Research conducted on behalf of the National Hospice and Palliative Care Organization in 2012 has shown that a vast majority of those who have had an experience with hospice care providers, such as a loved one who received care at the end-of-life, have a very positive perception of hospice. But many others, who have not had a direct encounter with hospice, have questions, fears and misconceptions about what hospice is and what services it provides. Read more at Huffington Post
Most people are referred to hospice by their doctor. Patients, family members, even friends can also make referrals. If you’re looking for a program, check with the National Hospice and Palliative Care Organization. But beware: More than half of U.S. hospice programs are for-profit, according to Medicare figures, and several recent news reports have highlighted problems at some of those programs.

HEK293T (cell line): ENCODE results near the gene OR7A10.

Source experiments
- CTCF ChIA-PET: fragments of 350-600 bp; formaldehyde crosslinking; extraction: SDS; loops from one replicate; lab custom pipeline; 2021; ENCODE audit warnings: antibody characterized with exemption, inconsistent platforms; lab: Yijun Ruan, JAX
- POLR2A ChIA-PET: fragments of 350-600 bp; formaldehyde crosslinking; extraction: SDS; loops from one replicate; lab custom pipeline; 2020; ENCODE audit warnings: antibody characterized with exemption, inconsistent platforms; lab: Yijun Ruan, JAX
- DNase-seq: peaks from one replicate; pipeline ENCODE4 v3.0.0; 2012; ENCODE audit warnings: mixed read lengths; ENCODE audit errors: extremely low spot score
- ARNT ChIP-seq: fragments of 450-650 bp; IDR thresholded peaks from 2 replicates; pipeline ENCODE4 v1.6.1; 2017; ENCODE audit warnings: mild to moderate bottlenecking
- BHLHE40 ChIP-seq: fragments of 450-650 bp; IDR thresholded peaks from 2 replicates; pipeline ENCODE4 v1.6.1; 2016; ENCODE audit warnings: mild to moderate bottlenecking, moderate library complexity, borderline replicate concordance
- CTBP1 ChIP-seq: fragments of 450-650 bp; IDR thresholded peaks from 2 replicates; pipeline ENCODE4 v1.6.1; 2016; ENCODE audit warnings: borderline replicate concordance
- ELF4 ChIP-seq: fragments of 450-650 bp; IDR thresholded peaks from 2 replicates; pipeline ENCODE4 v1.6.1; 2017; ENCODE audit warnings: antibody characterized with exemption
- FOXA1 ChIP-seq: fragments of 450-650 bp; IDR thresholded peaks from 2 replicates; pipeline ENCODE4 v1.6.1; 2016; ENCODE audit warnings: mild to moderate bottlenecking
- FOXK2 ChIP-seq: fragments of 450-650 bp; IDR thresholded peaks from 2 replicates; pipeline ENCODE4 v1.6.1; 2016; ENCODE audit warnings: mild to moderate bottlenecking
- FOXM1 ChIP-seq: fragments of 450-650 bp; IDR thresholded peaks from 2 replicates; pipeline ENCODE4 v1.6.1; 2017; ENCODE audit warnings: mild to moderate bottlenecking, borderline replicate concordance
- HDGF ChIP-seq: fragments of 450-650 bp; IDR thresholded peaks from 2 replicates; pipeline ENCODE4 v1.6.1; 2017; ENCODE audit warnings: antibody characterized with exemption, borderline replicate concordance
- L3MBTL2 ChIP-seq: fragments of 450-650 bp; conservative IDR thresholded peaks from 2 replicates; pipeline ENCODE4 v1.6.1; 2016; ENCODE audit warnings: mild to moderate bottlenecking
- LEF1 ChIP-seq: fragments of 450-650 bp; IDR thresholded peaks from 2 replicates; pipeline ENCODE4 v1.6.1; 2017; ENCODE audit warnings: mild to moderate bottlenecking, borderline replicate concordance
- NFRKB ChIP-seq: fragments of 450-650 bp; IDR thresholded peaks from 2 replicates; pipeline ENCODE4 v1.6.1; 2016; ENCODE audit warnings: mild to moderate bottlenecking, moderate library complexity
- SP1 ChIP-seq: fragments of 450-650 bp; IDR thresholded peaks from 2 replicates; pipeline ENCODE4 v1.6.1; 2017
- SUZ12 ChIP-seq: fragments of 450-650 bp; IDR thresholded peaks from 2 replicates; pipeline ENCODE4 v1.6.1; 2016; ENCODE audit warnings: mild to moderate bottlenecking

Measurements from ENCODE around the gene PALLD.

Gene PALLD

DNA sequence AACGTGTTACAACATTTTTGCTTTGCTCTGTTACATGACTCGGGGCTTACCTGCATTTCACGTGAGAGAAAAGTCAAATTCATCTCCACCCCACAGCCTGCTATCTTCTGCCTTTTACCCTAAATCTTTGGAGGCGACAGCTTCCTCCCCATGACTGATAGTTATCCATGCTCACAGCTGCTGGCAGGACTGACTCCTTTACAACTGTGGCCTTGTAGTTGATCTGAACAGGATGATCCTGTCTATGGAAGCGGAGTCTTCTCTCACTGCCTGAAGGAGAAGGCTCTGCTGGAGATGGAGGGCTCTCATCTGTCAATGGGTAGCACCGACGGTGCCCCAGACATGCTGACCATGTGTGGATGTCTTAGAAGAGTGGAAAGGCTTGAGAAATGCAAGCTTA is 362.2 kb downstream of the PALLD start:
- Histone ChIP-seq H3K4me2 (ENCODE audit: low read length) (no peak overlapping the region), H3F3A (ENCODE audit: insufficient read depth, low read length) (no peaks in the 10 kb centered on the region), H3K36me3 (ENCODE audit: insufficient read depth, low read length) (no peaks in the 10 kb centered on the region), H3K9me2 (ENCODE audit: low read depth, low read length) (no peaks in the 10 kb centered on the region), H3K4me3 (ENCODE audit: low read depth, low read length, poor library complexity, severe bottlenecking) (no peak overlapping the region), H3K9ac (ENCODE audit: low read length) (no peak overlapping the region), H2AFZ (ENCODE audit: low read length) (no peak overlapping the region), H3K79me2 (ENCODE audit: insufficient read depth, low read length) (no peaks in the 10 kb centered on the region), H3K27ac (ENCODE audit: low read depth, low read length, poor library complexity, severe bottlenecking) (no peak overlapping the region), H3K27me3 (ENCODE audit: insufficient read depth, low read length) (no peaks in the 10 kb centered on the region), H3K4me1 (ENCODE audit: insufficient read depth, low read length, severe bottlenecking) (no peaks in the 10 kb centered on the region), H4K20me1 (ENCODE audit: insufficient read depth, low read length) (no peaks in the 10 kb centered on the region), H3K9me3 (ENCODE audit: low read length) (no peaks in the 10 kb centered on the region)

I am a nurse, a nationally recognized expert in care of the aged and senior program officer at the John A. Hartford Foundation, which is devoted to improving the care of older people in the United States. Yet my perspective is not simply professional. For, you see, I live with Stage 4 (end-stage) inflammatory breast cancer. And while this metastatic cancer will one day kill me, the advanced-care planning conversations I have had with my health-care team have been lifesaving since my diagnosis.